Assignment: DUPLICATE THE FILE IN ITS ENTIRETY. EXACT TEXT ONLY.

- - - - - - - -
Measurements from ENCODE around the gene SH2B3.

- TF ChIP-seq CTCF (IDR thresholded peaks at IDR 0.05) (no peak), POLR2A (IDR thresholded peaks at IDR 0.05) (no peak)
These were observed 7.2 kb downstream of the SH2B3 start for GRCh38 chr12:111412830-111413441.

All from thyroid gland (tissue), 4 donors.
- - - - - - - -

Measurements from ENCODE around the gene SH2B3.

- TF ChIP-seq CTCF (IDR thresholded peaks at IDR 0.05) (no peak), POLR2A (IDR thresholded peaks at IDR 0.05) (no peak)
These were observed 7.2 kb downstream of the SH2B3 start for GRCh38 chr12:111412830-111413441.

All from thyroid gland (tissue), 4 donors.